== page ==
The Introduction of Science Fiction into France

  • Pascal Ory
Part of the Warwick Studies in the European Humanities book series (WSEH)


Let us begin with the facts: in other words, the terminology and the practices which surrounded it. The term ‘science fiction’ was invented in the United States, in the world of the press and popular publishing, towards the end of the 1920s, probably in June 1929, after an intermediary stage based on a word-play: ‘scientification’. Both terms had the same inventor, the journalist and publisher Hugo Gernback. The 1929 term was first used in France, almost certainly, in the middle of an article in the Figaro Littéraire of 8 April 1950 by a certain Claude Elsen who, having first of all presented it in italics as an untranslated anglicism, then dispensed with any attempt at translation. The article continued with an interview with a fan of this kind of writing (which was presented as typically American), the journalist Georges ‘H’ Gallet. Finally, Elsen ended his article by predicting the future success in France of a fictional genre which, for him, would soon replace the thriller, which was out of date. Indeed, the article was entitled: ‘Le Roman “fantastique” va-t-il tuer le roman “noir”’, with the adjectives in inverted commas and no question mark, which of course provided its own answer. It is worth recording in parenthesis that this article is extremely difficult to find since the rare histories of the genre which look at French science fiction refer to it without having read it, thus rendering it unrecognisable since its date is given as ‘1950’, with no further indication. It is attributed to Le Figaro, and not Le Figaro Littéraire, and, crucially, it is mistitled as ‘La Science-fiction remplacera-t-elle le roman policier?’ It is important to note that in the real title the new term ‘science-fiction’ had not yet been adopted, which is hardly surprising given that subsequently the new term needed another four years in order to become accepted.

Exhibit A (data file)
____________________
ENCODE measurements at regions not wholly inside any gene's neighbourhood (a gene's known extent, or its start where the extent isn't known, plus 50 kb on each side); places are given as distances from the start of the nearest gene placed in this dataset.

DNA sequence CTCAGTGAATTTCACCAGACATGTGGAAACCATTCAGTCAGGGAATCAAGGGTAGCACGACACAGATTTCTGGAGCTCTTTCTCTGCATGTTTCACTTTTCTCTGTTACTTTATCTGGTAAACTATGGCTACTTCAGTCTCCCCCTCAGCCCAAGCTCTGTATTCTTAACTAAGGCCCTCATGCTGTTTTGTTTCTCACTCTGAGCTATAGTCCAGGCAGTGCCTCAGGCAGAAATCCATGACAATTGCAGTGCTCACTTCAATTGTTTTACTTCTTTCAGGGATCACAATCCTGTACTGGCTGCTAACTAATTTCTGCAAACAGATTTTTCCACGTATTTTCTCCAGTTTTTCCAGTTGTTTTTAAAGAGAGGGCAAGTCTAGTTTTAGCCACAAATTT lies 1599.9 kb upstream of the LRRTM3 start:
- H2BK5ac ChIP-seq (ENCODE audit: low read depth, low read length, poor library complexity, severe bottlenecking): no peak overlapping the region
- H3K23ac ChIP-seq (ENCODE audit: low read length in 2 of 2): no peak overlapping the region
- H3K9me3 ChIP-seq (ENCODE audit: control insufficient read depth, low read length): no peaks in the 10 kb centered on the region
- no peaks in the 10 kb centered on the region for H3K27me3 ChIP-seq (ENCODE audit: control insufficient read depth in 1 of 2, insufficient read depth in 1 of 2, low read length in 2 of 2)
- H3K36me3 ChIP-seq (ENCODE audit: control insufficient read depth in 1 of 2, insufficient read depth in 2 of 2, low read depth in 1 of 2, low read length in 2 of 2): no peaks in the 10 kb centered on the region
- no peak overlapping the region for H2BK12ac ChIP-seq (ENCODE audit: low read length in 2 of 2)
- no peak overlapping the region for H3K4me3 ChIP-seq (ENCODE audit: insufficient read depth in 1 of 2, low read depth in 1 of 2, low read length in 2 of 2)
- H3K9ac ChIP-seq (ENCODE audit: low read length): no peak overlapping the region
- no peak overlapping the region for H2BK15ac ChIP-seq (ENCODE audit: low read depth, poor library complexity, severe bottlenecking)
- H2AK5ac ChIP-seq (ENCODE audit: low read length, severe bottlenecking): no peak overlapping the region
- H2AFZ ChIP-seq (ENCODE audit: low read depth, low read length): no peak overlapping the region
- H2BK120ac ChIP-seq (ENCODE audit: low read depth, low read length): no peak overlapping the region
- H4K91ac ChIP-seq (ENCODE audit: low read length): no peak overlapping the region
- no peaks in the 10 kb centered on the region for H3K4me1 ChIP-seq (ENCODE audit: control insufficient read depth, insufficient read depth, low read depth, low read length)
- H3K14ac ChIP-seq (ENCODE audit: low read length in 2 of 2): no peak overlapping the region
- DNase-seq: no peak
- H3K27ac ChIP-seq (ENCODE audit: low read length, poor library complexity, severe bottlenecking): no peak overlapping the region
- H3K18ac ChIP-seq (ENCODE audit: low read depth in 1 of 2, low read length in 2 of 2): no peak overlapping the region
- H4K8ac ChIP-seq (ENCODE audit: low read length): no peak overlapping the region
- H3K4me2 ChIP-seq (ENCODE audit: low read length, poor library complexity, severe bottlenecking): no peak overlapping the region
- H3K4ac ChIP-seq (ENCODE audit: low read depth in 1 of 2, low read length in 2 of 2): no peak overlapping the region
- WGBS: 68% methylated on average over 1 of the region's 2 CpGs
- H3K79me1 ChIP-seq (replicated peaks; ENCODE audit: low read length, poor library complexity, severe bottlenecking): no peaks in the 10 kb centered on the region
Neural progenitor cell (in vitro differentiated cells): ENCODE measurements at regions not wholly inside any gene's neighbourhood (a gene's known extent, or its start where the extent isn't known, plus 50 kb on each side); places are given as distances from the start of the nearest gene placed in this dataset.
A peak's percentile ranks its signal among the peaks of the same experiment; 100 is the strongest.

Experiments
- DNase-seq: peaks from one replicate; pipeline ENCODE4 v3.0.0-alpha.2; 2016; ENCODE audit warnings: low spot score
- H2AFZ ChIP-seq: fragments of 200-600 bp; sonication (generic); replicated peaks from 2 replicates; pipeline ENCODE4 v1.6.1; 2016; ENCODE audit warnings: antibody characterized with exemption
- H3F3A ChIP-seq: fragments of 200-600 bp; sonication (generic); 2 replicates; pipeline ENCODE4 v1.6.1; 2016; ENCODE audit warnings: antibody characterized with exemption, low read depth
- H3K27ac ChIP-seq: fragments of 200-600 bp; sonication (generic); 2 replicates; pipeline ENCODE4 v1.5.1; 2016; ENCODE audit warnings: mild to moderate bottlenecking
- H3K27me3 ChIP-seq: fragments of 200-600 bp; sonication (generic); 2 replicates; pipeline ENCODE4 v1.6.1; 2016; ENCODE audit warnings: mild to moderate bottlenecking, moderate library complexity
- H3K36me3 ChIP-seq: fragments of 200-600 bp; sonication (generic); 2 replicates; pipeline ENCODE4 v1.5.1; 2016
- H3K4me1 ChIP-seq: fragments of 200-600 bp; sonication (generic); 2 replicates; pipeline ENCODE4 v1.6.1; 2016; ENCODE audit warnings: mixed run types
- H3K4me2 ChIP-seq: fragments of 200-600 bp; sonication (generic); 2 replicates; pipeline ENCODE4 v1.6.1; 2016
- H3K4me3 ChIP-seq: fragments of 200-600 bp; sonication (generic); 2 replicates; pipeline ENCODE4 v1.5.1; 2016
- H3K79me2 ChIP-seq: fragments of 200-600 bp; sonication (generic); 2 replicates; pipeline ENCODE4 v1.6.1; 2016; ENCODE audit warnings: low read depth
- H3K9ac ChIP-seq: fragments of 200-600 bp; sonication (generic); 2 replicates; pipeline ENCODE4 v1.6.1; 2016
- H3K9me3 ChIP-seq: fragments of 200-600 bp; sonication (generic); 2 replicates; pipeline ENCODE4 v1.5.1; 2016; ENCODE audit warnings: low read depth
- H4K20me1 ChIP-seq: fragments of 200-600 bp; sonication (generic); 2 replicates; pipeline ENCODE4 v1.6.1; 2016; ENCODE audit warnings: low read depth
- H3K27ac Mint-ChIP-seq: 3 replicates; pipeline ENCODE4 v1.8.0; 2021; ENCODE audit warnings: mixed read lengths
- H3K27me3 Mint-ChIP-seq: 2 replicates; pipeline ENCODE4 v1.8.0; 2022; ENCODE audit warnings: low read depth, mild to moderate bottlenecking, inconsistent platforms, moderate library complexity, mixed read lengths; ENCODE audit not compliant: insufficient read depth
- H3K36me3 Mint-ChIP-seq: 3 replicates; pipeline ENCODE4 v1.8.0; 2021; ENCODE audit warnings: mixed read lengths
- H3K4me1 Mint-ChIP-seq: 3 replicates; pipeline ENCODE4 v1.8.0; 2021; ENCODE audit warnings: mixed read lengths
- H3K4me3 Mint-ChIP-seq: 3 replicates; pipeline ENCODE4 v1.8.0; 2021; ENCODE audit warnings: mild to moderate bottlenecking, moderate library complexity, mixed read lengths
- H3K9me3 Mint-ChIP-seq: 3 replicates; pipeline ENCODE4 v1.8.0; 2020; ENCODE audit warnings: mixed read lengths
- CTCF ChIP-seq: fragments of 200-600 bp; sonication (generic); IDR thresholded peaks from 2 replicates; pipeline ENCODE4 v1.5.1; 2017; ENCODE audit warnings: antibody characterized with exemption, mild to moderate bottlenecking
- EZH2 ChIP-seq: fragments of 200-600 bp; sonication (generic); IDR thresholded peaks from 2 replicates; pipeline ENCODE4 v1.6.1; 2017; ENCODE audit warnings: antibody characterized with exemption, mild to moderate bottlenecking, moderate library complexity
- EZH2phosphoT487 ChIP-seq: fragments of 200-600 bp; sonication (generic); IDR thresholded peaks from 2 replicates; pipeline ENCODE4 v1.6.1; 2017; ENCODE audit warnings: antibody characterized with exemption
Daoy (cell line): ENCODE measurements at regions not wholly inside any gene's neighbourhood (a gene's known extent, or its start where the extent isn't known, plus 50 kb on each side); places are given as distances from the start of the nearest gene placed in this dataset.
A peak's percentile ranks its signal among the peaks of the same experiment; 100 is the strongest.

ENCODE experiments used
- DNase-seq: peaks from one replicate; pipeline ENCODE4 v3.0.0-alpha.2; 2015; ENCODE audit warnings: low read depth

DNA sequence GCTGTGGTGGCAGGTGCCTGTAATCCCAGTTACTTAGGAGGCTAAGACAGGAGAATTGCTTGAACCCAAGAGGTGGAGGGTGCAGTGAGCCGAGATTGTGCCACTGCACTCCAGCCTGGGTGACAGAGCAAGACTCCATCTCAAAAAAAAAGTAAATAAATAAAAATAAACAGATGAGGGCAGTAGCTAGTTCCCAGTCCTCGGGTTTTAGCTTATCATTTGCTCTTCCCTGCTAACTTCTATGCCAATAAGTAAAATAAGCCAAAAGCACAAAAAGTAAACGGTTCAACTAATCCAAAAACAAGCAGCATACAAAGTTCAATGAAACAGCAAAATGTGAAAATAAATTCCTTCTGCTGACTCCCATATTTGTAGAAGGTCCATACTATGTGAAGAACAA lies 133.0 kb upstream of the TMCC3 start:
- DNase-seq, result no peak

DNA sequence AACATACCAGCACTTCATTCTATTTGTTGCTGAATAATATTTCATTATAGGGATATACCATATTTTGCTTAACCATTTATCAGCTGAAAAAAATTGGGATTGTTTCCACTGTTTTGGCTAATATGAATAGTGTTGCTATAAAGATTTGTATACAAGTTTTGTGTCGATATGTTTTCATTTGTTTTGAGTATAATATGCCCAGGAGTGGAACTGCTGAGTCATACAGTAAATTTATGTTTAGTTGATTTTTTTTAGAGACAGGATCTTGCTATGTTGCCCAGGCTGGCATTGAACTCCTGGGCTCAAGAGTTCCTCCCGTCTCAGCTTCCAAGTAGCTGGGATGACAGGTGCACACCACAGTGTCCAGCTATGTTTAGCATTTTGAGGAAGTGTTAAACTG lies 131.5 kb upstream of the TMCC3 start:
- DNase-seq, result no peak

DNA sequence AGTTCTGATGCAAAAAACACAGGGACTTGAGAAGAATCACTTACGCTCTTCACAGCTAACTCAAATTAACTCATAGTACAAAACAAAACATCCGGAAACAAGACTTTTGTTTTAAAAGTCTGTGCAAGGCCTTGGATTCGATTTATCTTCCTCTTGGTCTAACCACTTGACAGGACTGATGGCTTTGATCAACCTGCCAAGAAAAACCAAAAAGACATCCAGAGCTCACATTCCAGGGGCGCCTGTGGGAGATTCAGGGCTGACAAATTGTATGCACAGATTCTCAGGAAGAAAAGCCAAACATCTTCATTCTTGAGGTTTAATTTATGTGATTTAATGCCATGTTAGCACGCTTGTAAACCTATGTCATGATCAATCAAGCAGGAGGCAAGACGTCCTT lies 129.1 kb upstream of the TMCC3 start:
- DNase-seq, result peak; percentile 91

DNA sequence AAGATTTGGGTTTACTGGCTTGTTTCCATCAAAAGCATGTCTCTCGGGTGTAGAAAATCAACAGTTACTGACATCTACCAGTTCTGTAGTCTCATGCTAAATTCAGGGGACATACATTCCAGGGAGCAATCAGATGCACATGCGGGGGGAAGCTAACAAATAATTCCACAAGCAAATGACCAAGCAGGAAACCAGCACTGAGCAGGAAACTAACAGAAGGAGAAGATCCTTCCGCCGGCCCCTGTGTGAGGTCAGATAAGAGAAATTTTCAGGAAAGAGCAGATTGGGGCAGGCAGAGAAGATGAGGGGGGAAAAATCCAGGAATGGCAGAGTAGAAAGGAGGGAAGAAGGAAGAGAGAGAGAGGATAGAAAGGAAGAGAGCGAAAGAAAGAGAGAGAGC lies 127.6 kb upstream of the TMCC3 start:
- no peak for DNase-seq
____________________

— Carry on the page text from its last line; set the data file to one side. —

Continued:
Popular Culture Science Fiction French Author Inverted Comma Inferiority Complex 
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© Brian Rigby and Nicholas Hewitt 1991

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  • Pascal Ory

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